A threat to democracy

Daily: The Statesman
Date: 19.02.10

What was being dreaded for a long time has finally come to pass: the executive has
decided to prevail over the judiciary. In a knee-jerk fashion, the judiciary has responded –
to guard its independence by warding off any external interference.

Apparently, the point is who should be elevated to the Supreme Court of Pakistan from the
Lahore High Court, Justice Khawaja Mohammad Sharif (who is the Chief Justice of Lahore
High Court) or Justice Saqib Nisar (who is just a Lahore High Court Judge)? The underlying
points are, firstly, what modus operandi should prevail to do so: either recommendation of
the Chief Justice of Pakistan or approval of President of Pakistan; secondly, what should be
the criteria: either selection by the Chief Justice of Pakistan or automatic elevation on the
basis of seniority of a judge (Justice Saqib Nisar is junior to Justice Khawaja Mohammad
Sharif); and thirdly, what should be the solutions if a judge refuses to become a chief justice
of a province and if a chief justice of a province refuses to be elevated to become the judge
of the Supreme Court (both Justice Khawaja Mohammad Sharif and Justice Saqib Nisar
have refused to follow the presidential approval)?

One point is evident so far, the judges are united against any external meddling into their
institution. Prima facie, the display of gesture of accord by the judges is a good omen but
then it should also be decided what the limit of the executive or the judiciary is when the
new judges are to be appointed against the existing vacant posts?

As evident, the issue is pure constitutional and falls squarely in the ambit of interpretation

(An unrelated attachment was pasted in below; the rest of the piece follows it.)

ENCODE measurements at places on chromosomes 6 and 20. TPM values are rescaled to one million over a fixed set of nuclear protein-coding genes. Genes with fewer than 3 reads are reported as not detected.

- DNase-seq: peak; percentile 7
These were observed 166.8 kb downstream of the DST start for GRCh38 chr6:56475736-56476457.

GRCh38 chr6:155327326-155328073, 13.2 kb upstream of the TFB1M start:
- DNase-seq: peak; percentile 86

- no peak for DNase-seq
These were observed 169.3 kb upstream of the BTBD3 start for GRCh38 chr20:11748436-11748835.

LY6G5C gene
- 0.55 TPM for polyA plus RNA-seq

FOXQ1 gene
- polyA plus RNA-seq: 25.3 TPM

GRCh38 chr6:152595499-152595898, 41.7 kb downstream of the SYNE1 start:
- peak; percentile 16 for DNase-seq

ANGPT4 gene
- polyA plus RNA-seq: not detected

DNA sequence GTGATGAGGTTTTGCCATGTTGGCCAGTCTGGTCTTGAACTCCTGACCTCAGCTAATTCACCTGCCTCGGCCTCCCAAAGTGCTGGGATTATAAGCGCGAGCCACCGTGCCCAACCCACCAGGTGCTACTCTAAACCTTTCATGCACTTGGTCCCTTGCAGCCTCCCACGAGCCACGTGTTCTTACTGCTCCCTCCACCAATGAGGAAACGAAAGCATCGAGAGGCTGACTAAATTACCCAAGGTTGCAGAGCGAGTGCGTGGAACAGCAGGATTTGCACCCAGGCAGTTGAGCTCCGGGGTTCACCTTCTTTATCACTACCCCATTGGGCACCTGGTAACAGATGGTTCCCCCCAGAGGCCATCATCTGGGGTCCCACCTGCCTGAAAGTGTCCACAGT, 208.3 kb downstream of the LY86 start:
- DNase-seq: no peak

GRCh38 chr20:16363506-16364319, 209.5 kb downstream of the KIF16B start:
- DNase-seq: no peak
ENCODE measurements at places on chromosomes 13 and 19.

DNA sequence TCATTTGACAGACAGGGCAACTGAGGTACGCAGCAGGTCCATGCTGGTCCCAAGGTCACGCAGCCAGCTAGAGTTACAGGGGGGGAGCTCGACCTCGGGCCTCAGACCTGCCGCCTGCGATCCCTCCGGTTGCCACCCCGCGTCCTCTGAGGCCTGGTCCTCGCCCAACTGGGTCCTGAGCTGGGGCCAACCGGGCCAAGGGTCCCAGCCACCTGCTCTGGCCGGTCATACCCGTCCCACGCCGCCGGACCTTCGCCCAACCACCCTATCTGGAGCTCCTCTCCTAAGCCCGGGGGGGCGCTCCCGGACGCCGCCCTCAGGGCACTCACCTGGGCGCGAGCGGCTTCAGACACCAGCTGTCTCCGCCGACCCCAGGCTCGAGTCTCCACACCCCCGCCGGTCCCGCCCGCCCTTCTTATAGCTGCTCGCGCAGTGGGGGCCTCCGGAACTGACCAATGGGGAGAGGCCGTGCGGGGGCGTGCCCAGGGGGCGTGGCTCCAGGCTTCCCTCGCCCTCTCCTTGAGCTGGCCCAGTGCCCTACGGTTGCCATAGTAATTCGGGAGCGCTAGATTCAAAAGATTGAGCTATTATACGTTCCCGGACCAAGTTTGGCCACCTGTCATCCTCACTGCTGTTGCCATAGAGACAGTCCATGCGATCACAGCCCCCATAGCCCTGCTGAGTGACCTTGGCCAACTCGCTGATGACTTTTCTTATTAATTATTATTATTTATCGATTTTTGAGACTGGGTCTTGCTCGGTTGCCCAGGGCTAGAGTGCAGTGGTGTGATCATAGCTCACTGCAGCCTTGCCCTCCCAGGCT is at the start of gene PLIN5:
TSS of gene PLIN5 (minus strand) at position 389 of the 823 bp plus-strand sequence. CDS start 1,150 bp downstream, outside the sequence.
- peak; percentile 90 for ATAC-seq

of certain articles of Constitution of Pakistan. Nevertheless, the issue has spurred the
political parties to queue up for or against. With that the political atmosphere simmers. The
parties which opted to stay out of the electoral process are considering it a chance for
invoking mid-term election. Those parties are zealous to have the issue bear negative
consequences for the ruling party. Such is the fragile and volatile state of politics in
Pakistan making Pakistan a land unsuitable for democracy to flourish and yield fruits.

It was amazing to find that a mature politician like Nawaz Sharif holding a Press Conference
on the issue called Zardari a ‘threat to democracy’ when the matter had been taken up by
the Supreme Court for hearing on February 18. It is not yet clear what the haste was on
Nawaz’s part to say so? It is decipherable no doubt that political grievances like the pending
dissolution of the 17th Constitutional Amendment and excruciating presence of Governor of
Punjab Salman Taseer around must have prompted Nawaz to deride Zardari publicly. That
also proved counterproductive.

Nevertheless, the way Nawaz surfaced was suggestive of the fact that he had run out of
patience. At the press conference Nawaz read out a full charge sheet against Zardari.
Interestingly, Nawaz seemed overlooking the fact that a constitutional crisis did not
automatically mean any ‘threat to democracy’. Further, it was his brother Shahbaz Sharif,